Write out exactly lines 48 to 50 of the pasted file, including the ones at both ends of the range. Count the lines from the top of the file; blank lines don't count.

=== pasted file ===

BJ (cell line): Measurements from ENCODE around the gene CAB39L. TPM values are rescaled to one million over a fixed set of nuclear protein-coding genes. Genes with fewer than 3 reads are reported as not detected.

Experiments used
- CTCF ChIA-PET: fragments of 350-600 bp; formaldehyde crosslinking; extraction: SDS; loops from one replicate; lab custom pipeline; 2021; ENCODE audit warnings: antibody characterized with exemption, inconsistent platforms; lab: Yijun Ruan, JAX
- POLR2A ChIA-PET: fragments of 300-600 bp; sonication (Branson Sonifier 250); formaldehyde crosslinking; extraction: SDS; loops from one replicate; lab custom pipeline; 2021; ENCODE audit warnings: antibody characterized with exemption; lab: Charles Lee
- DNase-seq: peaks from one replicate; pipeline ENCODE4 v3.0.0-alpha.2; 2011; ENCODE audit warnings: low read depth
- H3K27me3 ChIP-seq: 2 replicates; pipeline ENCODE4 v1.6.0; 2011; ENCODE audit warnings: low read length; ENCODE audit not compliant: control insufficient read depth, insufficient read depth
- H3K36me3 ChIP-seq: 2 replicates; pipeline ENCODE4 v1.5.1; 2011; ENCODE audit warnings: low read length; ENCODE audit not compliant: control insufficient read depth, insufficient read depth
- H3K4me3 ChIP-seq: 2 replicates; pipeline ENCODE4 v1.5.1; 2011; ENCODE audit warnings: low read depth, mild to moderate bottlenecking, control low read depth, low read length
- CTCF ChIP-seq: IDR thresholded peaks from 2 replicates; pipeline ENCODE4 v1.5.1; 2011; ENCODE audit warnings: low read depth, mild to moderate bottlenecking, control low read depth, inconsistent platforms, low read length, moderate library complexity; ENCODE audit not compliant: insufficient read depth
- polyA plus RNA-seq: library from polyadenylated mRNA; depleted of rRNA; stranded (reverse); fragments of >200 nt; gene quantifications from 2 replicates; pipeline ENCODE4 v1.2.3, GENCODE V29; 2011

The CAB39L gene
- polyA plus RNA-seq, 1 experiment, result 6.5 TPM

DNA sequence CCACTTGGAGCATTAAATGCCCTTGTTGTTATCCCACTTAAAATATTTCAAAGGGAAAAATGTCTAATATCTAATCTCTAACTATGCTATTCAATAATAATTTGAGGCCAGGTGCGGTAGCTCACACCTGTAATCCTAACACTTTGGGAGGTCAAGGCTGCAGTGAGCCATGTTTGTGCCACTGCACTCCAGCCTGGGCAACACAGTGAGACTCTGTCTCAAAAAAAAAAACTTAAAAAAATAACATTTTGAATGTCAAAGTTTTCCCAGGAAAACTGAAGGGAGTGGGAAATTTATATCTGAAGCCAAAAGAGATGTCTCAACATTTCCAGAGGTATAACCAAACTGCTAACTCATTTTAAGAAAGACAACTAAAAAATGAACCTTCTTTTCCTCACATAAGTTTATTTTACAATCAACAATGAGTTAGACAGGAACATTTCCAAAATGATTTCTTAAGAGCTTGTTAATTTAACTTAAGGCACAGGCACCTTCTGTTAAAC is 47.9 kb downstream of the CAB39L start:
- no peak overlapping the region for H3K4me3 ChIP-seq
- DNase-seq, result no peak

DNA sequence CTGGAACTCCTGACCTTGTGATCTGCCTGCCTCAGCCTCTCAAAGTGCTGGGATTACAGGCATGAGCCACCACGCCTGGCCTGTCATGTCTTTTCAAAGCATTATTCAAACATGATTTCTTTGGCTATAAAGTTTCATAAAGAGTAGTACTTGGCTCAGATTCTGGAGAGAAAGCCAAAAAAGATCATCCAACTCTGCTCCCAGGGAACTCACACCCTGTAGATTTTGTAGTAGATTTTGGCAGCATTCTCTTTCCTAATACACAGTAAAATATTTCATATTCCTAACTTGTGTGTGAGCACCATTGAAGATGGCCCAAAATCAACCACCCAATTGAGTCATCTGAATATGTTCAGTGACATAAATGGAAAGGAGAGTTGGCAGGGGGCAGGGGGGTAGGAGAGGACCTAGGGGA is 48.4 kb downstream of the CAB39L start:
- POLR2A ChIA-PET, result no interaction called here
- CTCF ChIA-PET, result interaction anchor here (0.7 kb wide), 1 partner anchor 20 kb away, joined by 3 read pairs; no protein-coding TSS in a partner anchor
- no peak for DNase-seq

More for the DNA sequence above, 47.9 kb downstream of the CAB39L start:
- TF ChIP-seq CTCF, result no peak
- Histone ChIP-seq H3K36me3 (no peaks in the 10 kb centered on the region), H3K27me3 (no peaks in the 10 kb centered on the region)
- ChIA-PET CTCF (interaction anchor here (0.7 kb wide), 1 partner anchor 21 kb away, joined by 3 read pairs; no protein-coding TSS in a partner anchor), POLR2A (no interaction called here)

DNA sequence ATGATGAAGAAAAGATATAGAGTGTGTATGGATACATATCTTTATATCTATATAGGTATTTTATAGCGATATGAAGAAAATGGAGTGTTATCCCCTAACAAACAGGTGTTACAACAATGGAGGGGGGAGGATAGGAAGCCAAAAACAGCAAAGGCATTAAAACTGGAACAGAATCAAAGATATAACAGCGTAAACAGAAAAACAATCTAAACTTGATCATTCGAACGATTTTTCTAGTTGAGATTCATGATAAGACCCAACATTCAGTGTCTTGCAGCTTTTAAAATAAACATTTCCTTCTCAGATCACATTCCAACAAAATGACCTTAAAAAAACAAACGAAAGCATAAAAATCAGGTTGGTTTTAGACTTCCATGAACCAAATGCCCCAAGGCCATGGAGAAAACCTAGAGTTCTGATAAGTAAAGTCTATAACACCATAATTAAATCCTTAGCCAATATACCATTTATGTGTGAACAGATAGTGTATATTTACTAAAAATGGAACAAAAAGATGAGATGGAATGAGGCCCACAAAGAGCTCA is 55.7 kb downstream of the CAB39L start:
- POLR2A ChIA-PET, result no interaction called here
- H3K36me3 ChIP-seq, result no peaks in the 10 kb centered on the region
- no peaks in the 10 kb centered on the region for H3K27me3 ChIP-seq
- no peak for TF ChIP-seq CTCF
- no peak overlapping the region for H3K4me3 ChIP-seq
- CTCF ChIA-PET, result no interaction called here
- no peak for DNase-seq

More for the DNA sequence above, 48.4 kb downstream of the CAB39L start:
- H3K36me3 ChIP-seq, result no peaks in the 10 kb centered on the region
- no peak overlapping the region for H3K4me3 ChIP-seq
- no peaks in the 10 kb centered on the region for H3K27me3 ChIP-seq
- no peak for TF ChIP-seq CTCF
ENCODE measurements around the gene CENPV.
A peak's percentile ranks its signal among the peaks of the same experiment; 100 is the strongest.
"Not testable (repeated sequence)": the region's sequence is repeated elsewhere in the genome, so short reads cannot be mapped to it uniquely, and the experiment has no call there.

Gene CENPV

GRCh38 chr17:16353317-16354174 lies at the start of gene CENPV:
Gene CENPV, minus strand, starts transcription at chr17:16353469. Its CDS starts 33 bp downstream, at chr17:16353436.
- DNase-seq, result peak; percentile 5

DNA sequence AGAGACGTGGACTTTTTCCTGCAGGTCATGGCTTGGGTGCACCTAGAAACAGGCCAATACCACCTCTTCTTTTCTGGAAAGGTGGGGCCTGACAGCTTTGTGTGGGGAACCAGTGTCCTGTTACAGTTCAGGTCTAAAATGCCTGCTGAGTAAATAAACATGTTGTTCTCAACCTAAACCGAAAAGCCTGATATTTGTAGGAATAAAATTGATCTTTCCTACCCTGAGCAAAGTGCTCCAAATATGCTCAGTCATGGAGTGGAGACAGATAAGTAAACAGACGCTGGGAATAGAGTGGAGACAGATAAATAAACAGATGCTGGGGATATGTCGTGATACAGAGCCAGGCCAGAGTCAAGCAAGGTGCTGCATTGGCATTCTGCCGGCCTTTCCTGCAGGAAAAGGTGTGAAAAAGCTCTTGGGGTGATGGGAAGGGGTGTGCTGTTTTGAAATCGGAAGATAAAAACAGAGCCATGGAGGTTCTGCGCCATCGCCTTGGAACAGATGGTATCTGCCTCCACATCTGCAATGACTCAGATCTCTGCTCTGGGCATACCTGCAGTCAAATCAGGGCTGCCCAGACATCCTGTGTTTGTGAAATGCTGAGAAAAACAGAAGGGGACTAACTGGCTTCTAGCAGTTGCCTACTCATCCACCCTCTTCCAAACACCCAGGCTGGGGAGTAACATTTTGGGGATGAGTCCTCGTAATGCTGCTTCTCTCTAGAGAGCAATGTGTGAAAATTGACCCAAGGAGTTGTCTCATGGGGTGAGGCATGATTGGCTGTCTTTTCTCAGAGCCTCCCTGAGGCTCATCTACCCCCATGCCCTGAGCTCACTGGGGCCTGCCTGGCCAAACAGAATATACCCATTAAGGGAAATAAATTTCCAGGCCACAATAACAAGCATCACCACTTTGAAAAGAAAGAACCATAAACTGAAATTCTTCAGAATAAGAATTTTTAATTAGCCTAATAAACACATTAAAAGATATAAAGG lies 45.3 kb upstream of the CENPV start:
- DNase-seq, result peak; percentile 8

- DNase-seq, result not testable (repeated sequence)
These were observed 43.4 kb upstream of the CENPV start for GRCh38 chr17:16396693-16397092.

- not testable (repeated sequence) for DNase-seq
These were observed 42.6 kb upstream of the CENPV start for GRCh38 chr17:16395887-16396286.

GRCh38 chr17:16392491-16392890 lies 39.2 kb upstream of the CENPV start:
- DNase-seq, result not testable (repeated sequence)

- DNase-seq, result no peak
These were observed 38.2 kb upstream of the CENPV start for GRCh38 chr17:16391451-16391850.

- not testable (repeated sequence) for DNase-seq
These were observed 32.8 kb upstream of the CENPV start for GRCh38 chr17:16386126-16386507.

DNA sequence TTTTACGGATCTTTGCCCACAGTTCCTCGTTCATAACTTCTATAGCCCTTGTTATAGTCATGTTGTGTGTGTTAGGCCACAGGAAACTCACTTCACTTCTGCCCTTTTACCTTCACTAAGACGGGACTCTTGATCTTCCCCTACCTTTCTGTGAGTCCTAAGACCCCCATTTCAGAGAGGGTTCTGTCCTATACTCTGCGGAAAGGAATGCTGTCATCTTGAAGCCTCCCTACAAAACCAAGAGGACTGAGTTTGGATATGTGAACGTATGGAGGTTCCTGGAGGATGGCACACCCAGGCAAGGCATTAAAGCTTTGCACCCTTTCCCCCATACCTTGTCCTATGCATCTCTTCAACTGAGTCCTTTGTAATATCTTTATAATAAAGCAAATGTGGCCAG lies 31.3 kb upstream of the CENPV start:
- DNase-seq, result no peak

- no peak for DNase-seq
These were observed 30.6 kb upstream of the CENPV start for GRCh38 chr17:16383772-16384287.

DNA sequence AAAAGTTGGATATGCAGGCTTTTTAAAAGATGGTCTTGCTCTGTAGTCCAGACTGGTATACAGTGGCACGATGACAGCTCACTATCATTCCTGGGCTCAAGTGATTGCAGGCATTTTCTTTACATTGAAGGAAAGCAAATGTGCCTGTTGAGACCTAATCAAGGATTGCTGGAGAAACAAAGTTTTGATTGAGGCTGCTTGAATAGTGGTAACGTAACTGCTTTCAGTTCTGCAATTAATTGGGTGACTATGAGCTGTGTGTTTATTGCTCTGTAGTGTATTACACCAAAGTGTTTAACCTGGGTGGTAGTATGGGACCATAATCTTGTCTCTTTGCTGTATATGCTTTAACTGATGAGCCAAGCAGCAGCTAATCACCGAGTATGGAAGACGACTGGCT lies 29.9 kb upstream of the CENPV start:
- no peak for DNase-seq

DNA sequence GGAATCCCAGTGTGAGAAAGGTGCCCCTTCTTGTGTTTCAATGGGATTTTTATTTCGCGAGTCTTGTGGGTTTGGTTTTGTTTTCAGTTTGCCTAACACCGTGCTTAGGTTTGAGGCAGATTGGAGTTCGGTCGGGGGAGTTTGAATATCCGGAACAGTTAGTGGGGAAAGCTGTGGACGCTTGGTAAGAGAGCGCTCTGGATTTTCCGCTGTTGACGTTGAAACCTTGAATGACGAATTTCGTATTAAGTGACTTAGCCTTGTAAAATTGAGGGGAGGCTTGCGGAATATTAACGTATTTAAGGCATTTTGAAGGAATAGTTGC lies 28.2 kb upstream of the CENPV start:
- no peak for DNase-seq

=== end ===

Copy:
- not testable (repeated sequence) for DNase-seq
These were observed 42.6 kb upstream of the CENPV start for GRCh38 chr17:16395887-16396286.

GRCh38 chr17:16392491-16392890 lies 39.2 kb upstream of the CENPV start: